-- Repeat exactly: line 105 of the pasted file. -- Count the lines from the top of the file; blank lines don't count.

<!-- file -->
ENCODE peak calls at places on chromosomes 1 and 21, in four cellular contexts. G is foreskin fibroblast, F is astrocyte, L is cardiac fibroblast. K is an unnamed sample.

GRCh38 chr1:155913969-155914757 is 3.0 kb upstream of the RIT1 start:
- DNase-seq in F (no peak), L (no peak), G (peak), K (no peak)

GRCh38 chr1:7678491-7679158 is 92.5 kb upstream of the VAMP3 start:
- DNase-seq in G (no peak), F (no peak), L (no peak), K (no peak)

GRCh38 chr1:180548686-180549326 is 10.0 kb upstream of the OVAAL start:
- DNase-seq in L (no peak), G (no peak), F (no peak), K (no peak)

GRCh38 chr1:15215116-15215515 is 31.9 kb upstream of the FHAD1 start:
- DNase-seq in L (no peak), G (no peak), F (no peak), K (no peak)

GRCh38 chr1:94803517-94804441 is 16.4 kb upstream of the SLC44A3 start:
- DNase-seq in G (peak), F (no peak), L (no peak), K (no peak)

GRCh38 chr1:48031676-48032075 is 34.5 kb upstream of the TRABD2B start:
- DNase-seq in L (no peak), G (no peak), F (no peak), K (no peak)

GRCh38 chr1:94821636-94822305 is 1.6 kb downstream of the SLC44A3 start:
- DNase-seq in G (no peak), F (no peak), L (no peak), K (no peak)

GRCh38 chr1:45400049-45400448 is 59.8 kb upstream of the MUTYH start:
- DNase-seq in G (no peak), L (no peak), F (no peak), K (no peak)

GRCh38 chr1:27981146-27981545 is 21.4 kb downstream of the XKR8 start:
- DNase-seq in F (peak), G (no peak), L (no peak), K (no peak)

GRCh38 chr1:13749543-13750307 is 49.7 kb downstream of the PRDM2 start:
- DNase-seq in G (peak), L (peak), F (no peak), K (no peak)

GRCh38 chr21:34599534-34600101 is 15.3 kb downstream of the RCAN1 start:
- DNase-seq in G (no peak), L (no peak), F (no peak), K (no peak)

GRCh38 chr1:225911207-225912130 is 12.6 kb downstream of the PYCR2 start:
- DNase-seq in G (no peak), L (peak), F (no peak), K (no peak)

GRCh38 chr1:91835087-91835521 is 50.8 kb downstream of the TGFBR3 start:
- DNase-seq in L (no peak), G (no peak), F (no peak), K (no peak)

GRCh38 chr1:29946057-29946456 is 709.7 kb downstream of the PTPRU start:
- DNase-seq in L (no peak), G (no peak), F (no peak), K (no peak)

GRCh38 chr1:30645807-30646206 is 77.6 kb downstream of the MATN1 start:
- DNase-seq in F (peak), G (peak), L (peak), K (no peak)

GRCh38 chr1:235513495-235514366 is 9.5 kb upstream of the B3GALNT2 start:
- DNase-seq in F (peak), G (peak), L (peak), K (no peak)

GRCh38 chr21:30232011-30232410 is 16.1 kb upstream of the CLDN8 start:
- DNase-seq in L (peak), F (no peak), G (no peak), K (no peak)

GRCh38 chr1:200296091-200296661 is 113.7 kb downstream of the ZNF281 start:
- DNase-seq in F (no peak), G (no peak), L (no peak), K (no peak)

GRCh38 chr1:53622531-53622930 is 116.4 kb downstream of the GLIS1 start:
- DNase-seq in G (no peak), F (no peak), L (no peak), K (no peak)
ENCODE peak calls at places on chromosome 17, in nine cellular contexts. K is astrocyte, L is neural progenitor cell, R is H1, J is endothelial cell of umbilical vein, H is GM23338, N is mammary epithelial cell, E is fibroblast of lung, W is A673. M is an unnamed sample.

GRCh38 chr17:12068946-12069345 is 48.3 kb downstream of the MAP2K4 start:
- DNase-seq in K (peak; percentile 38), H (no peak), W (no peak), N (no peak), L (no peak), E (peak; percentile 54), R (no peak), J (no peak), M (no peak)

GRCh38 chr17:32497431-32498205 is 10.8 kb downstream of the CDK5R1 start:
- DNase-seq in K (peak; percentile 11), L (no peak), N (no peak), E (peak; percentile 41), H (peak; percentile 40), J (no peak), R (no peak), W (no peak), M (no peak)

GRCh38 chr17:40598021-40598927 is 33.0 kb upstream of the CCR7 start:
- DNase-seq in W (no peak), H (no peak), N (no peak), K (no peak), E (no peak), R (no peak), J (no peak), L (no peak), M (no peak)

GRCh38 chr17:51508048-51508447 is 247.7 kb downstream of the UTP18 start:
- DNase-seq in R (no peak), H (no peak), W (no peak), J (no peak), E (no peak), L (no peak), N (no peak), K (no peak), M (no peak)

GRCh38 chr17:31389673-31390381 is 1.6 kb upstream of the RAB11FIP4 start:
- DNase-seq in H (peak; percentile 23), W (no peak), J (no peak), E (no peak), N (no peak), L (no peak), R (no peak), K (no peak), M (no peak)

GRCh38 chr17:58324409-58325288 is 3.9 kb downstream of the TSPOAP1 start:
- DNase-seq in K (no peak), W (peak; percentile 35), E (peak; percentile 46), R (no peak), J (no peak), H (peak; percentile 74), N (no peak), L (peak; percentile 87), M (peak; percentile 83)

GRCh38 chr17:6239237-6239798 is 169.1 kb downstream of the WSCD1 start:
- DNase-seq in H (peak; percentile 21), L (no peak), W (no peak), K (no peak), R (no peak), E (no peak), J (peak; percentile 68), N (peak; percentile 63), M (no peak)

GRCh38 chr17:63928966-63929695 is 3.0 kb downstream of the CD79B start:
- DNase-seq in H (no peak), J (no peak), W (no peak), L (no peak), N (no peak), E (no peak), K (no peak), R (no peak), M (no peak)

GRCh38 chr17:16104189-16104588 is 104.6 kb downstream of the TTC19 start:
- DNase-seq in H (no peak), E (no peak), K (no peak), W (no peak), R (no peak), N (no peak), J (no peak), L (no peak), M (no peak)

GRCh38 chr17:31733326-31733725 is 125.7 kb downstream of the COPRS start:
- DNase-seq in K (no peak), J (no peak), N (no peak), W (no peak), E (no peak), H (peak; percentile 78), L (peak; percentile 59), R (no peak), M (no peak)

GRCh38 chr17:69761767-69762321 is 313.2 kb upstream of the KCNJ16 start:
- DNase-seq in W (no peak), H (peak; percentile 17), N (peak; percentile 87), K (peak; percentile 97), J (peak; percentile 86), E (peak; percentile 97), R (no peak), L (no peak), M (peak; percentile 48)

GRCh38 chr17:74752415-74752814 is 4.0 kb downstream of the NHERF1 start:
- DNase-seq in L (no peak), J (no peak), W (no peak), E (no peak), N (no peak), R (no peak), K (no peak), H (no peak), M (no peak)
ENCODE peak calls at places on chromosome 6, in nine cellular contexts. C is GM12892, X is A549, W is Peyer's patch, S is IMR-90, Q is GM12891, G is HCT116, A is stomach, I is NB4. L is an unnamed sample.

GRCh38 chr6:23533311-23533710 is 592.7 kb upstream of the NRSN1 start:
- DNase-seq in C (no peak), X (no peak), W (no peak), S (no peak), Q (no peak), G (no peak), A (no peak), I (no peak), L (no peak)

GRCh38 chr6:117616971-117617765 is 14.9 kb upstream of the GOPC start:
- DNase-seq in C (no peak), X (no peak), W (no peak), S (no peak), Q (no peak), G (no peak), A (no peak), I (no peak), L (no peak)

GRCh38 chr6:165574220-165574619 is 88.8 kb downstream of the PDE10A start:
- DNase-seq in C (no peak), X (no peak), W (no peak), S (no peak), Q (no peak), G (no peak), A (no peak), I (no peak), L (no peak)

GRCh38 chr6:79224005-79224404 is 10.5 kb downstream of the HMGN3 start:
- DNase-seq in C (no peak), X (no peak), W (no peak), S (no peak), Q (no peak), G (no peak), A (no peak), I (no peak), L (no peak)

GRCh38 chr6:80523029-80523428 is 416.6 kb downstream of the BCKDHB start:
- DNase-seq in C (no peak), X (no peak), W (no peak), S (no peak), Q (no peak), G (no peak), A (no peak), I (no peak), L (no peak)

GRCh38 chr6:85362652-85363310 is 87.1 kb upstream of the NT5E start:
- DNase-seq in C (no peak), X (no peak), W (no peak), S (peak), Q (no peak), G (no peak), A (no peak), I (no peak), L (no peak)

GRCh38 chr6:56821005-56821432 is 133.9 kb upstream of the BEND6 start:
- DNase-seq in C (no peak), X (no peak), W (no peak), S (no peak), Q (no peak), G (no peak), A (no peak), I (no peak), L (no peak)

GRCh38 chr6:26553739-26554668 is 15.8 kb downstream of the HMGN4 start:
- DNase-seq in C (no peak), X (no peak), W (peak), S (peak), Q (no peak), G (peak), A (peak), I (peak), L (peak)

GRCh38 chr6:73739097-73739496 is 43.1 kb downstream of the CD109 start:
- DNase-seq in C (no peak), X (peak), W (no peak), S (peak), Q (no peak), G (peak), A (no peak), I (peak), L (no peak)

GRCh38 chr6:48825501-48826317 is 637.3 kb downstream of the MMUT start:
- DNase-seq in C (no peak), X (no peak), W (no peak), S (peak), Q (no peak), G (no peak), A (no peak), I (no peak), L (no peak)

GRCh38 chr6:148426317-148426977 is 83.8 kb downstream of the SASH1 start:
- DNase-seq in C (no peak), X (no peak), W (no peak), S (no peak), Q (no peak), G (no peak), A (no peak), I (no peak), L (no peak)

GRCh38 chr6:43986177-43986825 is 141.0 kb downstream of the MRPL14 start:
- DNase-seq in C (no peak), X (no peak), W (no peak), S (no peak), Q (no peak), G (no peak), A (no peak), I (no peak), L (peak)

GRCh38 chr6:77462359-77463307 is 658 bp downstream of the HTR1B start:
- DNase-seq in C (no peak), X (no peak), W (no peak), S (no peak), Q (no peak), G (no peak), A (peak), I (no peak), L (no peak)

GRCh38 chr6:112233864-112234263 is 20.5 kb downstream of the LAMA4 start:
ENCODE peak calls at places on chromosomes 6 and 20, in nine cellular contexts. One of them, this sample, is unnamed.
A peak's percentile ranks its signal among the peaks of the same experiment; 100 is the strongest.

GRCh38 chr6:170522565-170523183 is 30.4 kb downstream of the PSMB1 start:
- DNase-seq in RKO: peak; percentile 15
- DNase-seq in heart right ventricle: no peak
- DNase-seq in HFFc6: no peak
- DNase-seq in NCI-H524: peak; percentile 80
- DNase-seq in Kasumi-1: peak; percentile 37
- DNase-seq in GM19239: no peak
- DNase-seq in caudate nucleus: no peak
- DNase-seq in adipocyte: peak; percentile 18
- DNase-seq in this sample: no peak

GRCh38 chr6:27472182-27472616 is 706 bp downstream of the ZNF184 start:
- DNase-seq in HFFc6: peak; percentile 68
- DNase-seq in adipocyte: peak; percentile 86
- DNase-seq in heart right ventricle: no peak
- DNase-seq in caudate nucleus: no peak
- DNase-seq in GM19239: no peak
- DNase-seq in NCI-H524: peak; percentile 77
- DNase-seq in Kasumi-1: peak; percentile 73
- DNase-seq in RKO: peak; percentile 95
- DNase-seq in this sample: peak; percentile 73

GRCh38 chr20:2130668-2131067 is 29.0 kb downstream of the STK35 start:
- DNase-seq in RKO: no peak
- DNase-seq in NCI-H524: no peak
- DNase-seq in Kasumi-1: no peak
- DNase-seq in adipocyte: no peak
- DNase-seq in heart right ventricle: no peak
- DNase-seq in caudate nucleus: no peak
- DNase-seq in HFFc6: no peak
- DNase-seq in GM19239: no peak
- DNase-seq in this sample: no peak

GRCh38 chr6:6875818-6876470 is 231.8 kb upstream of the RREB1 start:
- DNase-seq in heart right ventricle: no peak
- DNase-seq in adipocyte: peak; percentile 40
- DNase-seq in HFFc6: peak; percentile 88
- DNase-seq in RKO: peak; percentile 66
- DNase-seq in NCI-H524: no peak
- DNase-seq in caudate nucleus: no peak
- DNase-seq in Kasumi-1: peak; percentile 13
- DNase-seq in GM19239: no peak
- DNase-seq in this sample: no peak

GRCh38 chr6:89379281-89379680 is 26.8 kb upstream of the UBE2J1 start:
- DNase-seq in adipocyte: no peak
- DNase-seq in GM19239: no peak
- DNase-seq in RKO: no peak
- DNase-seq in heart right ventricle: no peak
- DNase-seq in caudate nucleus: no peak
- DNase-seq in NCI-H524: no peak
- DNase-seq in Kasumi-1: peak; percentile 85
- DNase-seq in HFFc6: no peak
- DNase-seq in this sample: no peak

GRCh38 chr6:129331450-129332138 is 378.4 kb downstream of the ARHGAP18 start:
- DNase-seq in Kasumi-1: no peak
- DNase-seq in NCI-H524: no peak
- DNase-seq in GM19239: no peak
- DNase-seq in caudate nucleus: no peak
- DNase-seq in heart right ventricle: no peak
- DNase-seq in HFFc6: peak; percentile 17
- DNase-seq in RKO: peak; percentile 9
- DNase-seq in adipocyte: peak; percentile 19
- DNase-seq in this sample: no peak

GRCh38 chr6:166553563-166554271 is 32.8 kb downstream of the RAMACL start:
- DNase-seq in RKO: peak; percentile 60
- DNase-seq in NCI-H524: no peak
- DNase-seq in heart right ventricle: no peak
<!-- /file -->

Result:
GRCh38 chr6:27472182-27472616 is 706 bp downstream of the ZNF184 start: